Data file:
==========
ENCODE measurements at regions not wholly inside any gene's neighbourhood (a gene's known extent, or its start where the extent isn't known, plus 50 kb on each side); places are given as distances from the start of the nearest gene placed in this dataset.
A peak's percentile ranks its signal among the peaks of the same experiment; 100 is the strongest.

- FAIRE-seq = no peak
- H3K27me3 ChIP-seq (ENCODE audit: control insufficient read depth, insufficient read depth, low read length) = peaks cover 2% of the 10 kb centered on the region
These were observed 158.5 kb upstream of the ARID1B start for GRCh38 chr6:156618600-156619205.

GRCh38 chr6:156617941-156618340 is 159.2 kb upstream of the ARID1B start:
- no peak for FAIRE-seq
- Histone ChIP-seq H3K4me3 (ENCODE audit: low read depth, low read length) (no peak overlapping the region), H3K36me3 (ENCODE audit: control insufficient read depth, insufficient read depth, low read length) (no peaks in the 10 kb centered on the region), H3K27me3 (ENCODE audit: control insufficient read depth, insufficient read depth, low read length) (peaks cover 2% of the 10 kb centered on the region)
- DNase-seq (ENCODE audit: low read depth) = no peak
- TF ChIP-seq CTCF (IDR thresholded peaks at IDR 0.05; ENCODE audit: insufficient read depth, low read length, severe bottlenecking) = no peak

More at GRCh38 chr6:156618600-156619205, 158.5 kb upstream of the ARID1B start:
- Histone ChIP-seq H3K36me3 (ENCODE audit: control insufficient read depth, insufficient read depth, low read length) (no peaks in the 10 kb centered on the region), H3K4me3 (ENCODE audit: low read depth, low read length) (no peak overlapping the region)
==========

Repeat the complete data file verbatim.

ENCODE measurements at regions not wholly inside any gene's neighbourhood (a gene's known extent, or its start where the extent isn't known, plus 50 kb on each side); places are given as distances from the start of the nearest gene placed in this dataset.
A peak's percentile ranks its signal among the peaks of the same experiment; 100 is the strongest.

- FAIRE-seq = no peak
- H3K27me3 ChIP-seq (ENCODE audit: control insufficient read depth, insufficient read depth, low read length) = peaks cover 2% of the 10 kb centered on the region
These were observed 158.5 kb upstream of the ARID1B start for GRCh38 chr6:156618600-156619205.

GRCh38 chr6:156617941-156618340 is 159.2 kb upstream of the ARID1B start:
- no peak for FAIRE-seq
- Histone ChIP-seq H3K4me3 (ENCODE audit: low read depth, low read length) (no peak overlapping the region), H3K36me3 (ENCODE audit: control insufficient read depth, insufficient read depth, low read length) (no peaks in the 10 kb centered on the region), H3K27me3 (ENCODE audit: control insufficient read depth, insufficient read depth, low read length) (peaks cover 2% of the 10 kb centered on the region)
- DNase-seq (ENCODE audit: low read depth) = no peak
- TF ChIP-seq CTCF (IDR thresholded peaks at IDR 0.05; ENCODE audit: insufficient read depth, low read length, severe bottlenecking) = no peak

More at GRCh38 chr6:156618600-156619205, 158.5 kb upstream of the ARID1B start:
- Histone ChIP-seq H3K36me3 (ENCODE audit: control insufficient read depth, insufficient read depth, low read length) (no peaks in the 10 kb centered on the region), H3K4me3 (ENCODE audit: low read depth, low read length) (no peak overlapping the region)